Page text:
Author Spotlight: Betty G. Yee
March 18, 2022
We are excited to feature author Betty G. Yee and her debut young adult novel, GOLD MOUNTAIN (Carolrhoda Lab) out on April 5. Enter to win an ARC!
|jacket design by Lindsay Owens|
Tell us about yourself and how you came to write for teens.
Reading has always been a source of comfort and joy. From an early age, I learned to climb into the world of books. I never wanted the stories to end, so I spent a lot of time retelling my favorite stories to myself in my daydreams, sometimes changing scenes, adding new characters, even inserting entirely new adventures. I longed for sequels and if they weren’t forthcoming, I made up my own. I began writing down some of my re-imaginings. Before long, I realized that more and more of the stories had veered far from the source material, and moreover, I enjoyed and prefered creating my own worlds and characters. I write stories for adult, MG and YA audiences, but I feel that MG and YA is my true inner writing voice.
Congrats on debut young adult novel, Gold Mountain! Tell us about the story and what inspired you.
Thank you! In 1867 fifteen-year-old Tam Ling Fan disguises herself as a boy and journeys from China to America to work on the transcontinental railroad. She vows to earn the money desperately needed to save her father, but encounters far more danger than she ever anticipated.
I’ve always been curious about the Chinese workers who came to work on the transcontinental railroad. As I looked into information about them, I was amazed by two things in particular. The first was the incredible hardships the sojourners endured. The second was the lack of detailed information about them. Who were they? Why did they come to America? What were their lives like during their sojourn? It was this lack of clarity to my questions that inspired me to write my story. I wanted to put a potential face on the unnamed railroad worker, and in so doing, open a door for more people to ask the same question.
Was your road to publication long and winding, short and sweet, or something in between?
The road to publication was very long, mostly because I never dreamt that GM would be published! I started GM for myself and shared it in my writing group and some writing classes. Their enthusiasm and encouragement led me to submit it to SCBWI’s 2011 Works-In-Progress grant contest. Winning the grant provided the incentive to make a serious attempt at publication! After that it was still many more years of heavy duty revisions before I felt it was ready to go out into the world.
Tell us about your process for researching a historical novel. What are some interesting tidbits you learned?
I started off by getting a general sense of the time period both in China and in the United States. I wanted to get the perspective of the big events before and and after the years that GM takes place. I read extensively about construction of the railroad–Stephen E. Ambrose’s Nothing Like It In World was an invaluable resource as was Lila Perl’s To the Golden Mountain. I made a timeline of major milestones in the Central Pacific’s progress because I wanted to embed as much of that into the novel as possible. This was tricky as the actual timeline doesn’t fold perfectly into the novel’s timeline. Some historians may find fault with this but I feel that in the end, GM is a work of fiction.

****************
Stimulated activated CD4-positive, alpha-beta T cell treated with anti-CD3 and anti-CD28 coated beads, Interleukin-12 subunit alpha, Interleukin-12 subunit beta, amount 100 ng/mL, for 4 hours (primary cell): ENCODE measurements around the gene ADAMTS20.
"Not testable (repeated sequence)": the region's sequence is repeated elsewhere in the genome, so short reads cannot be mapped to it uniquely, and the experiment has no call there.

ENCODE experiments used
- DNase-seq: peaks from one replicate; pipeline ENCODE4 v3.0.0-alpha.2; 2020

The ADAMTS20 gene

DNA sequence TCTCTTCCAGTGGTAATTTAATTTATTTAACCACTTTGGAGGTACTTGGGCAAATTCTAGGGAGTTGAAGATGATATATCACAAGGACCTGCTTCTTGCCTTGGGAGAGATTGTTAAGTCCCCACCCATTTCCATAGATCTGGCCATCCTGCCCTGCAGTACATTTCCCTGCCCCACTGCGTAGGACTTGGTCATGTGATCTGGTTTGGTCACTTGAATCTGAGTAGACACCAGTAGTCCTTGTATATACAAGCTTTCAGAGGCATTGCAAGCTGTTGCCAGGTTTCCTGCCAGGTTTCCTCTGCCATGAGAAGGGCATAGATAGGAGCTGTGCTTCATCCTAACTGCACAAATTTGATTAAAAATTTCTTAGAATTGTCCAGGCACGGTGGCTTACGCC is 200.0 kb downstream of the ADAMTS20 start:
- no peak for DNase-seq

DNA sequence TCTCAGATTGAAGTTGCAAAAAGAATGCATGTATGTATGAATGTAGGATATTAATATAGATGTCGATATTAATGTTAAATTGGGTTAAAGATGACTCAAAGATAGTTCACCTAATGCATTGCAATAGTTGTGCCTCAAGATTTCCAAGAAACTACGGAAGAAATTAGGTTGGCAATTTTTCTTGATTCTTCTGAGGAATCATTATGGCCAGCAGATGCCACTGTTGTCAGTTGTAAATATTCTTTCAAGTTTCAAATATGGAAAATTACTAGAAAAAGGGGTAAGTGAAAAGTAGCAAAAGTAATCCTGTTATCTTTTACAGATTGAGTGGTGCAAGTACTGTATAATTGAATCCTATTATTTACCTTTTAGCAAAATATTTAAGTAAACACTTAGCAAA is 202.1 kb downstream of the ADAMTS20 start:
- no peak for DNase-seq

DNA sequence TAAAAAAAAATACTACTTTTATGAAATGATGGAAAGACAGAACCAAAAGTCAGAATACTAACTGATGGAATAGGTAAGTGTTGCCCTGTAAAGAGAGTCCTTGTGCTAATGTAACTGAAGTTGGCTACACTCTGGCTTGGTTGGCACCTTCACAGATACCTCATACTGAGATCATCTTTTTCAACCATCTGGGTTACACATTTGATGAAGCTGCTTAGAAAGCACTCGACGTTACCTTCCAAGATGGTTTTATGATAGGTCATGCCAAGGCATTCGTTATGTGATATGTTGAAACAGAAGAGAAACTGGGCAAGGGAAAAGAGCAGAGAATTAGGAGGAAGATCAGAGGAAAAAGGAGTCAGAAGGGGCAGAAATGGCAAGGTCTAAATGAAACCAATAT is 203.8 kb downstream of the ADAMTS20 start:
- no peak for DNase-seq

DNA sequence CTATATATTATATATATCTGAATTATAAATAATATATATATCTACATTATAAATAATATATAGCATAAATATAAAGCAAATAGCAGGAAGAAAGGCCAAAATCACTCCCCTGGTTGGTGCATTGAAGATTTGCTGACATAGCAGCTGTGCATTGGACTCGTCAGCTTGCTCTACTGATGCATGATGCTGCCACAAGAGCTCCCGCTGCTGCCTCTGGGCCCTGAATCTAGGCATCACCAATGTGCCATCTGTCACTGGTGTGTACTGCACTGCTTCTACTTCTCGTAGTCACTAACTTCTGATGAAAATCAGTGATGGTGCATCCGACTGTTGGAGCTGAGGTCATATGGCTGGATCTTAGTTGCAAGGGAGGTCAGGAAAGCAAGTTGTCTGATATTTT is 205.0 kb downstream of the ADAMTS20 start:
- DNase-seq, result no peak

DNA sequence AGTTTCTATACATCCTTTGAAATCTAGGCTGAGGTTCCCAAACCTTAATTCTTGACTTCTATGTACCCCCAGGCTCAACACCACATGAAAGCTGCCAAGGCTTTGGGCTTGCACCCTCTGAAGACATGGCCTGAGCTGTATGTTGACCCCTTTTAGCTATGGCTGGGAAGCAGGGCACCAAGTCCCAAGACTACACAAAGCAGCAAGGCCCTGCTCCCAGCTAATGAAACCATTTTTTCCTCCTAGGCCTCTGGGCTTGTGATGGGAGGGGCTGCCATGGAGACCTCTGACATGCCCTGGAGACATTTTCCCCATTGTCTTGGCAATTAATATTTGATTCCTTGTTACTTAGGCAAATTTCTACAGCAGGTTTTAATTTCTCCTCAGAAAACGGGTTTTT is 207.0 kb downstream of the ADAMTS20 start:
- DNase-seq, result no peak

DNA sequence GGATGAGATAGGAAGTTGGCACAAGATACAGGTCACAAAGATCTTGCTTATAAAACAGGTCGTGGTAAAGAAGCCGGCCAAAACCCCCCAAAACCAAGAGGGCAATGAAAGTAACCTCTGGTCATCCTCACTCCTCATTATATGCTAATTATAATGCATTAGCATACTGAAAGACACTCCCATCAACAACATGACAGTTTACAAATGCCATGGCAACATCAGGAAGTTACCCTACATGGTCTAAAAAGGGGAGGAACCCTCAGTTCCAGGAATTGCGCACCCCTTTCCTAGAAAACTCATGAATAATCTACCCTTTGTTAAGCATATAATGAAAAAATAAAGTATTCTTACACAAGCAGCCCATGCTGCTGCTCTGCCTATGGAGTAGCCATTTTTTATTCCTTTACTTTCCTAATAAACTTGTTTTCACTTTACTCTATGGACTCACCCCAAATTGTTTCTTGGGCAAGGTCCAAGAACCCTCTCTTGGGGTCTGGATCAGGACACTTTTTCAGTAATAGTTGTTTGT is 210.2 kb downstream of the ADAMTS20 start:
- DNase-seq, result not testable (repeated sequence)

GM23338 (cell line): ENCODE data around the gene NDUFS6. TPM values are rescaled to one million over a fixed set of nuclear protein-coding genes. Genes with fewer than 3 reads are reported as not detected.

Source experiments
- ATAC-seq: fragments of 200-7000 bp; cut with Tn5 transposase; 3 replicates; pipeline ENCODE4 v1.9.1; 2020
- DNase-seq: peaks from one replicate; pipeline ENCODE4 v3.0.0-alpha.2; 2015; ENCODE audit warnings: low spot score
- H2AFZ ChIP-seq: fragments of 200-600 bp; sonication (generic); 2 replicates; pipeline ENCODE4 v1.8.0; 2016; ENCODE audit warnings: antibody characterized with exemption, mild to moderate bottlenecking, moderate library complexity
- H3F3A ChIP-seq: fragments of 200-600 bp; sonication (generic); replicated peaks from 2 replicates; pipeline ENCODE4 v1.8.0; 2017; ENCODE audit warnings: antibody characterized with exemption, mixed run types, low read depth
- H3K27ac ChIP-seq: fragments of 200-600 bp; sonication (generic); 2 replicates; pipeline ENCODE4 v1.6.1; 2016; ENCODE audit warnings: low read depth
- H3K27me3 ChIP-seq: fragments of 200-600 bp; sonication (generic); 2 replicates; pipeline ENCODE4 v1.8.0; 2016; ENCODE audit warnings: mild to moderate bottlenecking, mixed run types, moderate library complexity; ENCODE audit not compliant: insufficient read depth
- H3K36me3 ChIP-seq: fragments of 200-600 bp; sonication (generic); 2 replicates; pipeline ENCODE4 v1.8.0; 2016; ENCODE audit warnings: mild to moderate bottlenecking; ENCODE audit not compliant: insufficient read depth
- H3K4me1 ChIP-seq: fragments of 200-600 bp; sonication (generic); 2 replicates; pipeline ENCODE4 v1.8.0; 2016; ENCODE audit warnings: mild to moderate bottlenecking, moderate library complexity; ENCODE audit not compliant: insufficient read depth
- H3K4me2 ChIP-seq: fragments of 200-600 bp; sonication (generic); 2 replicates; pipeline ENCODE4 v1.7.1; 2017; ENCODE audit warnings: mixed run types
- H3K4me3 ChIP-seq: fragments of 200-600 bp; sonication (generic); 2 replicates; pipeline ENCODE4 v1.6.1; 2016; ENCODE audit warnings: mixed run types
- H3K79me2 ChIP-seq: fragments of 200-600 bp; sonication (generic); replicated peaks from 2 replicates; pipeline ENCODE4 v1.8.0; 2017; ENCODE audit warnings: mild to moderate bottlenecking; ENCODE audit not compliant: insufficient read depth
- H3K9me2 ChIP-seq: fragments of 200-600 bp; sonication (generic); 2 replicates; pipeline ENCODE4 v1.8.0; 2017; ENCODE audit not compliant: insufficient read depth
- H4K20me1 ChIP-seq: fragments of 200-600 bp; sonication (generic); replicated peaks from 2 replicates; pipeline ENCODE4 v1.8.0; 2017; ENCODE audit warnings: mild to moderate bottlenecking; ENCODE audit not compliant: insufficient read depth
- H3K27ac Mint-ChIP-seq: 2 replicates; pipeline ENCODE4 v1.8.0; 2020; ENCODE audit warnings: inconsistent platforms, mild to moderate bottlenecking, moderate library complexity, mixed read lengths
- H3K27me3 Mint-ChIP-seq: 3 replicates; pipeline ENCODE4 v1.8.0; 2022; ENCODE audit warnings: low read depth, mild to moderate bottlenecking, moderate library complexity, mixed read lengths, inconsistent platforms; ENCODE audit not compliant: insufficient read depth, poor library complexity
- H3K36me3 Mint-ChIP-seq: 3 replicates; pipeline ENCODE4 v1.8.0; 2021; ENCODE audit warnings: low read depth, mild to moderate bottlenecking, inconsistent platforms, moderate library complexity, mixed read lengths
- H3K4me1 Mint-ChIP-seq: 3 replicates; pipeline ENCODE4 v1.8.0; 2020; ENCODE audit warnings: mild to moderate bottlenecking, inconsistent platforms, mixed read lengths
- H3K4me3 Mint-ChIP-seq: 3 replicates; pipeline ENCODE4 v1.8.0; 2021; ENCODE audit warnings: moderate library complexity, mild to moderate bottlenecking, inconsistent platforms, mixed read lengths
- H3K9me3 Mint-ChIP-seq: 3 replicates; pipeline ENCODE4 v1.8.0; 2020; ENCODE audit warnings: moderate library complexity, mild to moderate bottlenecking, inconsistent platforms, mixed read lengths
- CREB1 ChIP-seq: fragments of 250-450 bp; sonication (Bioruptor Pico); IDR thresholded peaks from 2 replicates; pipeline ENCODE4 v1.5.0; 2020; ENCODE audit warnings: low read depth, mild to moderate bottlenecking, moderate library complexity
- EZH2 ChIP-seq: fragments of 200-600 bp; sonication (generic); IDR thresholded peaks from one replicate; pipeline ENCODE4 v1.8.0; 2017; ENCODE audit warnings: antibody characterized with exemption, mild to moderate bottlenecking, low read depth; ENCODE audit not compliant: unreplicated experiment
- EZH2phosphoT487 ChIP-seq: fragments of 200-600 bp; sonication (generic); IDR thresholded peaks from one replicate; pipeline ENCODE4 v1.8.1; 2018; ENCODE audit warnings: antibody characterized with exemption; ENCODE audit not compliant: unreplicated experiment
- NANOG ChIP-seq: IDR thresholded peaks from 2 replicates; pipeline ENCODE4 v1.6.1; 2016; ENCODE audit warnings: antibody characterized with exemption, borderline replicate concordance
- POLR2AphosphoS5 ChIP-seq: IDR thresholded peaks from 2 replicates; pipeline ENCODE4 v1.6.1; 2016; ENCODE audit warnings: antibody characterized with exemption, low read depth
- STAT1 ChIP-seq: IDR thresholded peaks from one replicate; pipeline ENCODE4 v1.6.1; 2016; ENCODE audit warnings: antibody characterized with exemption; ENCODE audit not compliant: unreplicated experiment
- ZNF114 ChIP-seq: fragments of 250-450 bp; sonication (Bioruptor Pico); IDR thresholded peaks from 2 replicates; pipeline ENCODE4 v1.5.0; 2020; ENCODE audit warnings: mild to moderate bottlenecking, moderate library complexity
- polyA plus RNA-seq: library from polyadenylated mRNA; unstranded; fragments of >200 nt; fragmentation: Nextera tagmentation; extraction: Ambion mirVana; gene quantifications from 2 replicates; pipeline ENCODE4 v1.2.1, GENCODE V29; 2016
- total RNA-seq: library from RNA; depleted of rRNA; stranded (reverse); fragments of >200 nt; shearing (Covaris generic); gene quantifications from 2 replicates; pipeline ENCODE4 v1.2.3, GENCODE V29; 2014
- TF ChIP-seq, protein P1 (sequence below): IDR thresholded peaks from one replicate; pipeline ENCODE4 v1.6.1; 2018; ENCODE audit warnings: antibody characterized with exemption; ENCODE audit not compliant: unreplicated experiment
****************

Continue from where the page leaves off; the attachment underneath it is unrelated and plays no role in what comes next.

What I was most surprised by in the course of my research was how little information there is on the lives of the Chinese sojourners themselves. There don’t appear to be any primary source material–no letters, no payroll records, etc. There’s a lot of detailed information about the financial backers and details about the construction work, but virtually nothing on the Chinese workers themselves.
Shortly after I finished work on GM, I learned about Stanford University’s Chinese Railroad Workers in North America Project. I encourage anybody interested in learning more about these remarkable workers should check it out!
What projects are you working on now?
I have a couple of projects simmering in the back of my mind! I’m working on the first draft of a MG fantasy novel based on some Chinese mythological figures.
What advice would you give your younger self? Is this the same that you'd give to aspiring authors?
To myself and aspiring authors: Don’t give up! Find fellow writers–they’ll keep you going! Write what you want to read, or wish you could have read when you were younger.
What is one thing most people don't know about you?
I am a huge sci-fi and fantasy fanatic!
Where can people find you online
Betty G. Yee was born and raised in Massachusetts. She spent much of her early life reimagining her favorite stories or writing sequels to them. Betty has been an elementary school teacher for over twenty years. When she’s not teaching or writing, she enjoys traveling, bike riding, eating french fries and immersing herself in the words and worlds of other writers. She lives with her two bossy cats, Zara and Piper.Her stories can be found in The Drum Literary Magazine, Hunger Mountain, Frost Fire Worlds, and RAZ Kids. She is the recipient of SCBWIs 2011 Multi-Cultural Works-In-Progress Grant. Gold Mountain is her first novel.